Before the pandemic hit we had begun planning the regular activities of the working group. We held a member survey to map their opinions of the hoped activities of the working group. The main takeaways were a regular newsletter with a publication list and a regular event for historical criminologists with moving institution responsibility. However, the pandemic effectively grinded our new activities to a halt so we are back at the drawing board.
Working Group Report - European Working Group on Organisational Crime
EUROC’s last report was in early 2019 and despite the impact COVID caused in a variety of spheres, the EUROC working group did not lose its dynamics and its board continued working hard in maintaining its presence and activities in Europe and elsewhere.
Working Group Report - ESC Working Group on Immigration, Crime, and Citizenship
Scholarly explorations on the interlinking of immigration, crime, and punishment, elaborated from a wide variety of disciplinary perspectives, have proliferated across Europe in recent years. They have portrayed the marked diversity of human mobility phenomena in the old continent, as well as the varied ways in which they interact with crime phenomena and are tackled by punitive strategies. In this framework, despite (or thanks to) the possibility of organizing only on-line academic activities during this last two years, the Working Group (WG) on Immigration, Crime, and Citizenship has consolidated a flourishing academic community, being a critical site for academic collaboration.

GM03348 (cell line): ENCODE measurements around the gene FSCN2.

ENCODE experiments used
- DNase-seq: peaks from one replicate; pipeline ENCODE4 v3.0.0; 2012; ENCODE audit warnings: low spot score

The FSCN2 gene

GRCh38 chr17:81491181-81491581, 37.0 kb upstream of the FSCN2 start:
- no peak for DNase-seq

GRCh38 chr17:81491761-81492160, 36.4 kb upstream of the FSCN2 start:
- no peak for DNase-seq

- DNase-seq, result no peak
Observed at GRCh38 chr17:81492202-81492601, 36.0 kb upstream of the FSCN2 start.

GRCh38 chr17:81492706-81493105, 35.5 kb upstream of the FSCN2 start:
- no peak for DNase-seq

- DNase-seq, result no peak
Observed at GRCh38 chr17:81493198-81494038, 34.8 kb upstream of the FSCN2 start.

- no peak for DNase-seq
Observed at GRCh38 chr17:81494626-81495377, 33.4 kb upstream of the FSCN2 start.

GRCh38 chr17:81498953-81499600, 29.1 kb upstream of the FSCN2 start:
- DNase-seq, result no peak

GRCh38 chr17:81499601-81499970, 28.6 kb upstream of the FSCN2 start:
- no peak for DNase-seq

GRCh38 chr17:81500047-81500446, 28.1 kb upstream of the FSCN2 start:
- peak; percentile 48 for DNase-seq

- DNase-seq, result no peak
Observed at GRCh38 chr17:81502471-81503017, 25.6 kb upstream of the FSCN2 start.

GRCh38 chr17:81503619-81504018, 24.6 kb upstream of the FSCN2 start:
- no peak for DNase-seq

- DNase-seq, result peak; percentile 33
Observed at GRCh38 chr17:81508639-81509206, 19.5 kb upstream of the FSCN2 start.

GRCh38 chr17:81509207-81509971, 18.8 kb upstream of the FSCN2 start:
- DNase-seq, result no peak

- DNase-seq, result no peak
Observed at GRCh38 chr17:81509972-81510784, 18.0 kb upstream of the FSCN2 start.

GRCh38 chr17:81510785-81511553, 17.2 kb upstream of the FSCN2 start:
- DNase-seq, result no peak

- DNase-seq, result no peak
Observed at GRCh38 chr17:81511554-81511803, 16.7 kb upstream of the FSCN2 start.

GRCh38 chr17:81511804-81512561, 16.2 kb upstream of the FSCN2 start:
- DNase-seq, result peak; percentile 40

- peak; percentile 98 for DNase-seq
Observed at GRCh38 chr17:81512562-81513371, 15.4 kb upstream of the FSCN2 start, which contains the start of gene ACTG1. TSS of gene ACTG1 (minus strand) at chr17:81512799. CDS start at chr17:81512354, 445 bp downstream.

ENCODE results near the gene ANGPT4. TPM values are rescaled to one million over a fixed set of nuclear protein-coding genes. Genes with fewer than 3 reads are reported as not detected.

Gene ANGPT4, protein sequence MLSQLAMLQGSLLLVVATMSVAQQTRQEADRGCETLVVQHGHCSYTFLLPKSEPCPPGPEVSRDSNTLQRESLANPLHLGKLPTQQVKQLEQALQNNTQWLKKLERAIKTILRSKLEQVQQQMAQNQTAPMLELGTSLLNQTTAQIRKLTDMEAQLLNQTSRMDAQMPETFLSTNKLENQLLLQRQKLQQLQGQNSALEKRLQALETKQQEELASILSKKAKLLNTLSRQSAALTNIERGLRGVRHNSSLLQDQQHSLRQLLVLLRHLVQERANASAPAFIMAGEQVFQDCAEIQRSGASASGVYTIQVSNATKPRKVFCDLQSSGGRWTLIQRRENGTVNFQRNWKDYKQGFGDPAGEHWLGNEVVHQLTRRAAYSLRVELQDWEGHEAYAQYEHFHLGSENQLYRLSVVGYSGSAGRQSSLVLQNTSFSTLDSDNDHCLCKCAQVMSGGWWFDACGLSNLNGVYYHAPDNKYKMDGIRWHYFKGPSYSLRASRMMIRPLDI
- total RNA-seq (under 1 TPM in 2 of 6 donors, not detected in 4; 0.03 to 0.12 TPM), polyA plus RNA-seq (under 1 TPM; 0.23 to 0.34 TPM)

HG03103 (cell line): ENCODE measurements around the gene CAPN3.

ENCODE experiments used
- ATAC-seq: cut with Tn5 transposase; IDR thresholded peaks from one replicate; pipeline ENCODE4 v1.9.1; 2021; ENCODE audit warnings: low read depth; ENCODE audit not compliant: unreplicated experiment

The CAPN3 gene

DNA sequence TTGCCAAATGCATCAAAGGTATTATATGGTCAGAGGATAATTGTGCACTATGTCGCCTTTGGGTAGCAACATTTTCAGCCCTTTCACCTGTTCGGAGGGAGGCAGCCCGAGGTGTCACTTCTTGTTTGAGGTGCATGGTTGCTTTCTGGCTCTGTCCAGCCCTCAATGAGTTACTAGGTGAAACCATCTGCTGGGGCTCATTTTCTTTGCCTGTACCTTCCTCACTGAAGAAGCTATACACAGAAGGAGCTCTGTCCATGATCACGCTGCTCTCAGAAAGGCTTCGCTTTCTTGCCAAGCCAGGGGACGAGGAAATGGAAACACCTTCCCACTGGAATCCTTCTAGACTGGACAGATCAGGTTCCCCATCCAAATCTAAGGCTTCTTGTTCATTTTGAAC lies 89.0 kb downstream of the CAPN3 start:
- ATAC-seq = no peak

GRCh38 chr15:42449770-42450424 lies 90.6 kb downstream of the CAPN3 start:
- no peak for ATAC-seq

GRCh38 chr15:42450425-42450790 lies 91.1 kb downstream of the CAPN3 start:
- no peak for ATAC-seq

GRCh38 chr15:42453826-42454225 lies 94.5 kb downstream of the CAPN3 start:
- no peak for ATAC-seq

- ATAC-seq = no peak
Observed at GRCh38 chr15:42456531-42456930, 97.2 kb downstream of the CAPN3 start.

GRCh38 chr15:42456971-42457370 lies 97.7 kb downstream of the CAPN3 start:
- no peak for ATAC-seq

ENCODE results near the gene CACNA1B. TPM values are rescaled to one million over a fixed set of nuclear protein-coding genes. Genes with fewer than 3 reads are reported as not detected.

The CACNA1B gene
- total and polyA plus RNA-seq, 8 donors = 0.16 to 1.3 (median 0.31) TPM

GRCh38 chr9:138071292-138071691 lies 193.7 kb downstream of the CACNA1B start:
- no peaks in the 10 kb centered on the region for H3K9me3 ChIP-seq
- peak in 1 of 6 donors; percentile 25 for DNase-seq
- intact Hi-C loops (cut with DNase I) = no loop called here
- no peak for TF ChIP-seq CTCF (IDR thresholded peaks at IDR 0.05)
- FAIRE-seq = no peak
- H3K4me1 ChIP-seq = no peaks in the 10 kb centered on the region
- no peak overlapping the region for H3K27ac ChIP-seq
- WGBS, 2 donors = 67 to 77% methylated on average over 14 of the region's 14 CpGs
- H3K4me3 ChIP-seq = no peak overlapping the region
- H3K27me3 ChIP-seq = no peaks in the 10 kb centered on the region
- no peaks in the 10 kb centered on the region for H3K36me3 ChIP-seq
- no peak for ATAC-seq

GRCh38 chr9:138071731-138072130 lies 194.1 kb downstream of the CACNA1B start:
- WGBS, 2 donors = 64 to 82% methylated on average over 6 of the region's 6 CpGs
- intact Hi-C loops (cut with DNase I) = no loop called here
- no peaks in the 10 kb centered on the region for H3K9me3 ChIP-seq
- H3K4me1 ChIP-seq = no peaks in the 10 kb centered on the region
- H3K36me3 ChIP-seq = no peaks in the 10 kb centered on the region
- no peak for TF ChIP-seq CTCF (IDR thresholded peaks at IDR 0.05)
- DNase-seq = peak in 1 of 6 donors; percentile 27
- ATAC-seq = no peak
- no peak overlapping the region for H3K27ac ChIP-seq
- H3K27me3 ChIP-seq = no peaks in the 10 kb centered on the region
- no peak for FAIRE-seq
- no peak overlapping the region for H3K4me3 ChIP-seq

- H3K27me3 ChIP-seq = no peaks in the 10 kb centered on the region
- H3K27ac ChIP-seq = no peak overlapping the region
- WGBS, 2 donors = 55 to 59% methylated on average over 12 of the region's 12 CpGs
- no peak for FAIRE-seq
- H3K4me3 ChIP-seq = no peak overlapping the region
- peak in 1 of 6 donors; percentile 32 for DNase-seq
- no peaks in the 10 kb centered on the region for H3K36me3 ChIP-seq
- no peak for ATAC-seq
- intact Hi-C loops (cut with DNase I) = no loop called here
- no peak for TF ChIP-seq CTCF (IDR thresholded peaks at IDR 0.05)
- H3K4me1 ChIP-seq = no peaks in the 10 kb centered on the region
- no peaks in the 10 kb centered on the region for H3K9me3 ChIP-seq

Is Spain a socially exclusionary country for criminal offenders?
Social exclusion as an effect of criminal policy has not been questioned in academic debates, although they mostly focus on punitiveness as an essential feature of contemporary criminal policy. However, the use of this guiding criterion in the study of comparative criminal policy shows a set of theoretical and methodological flaws (Díez-Ripollés, 2011 and 2013).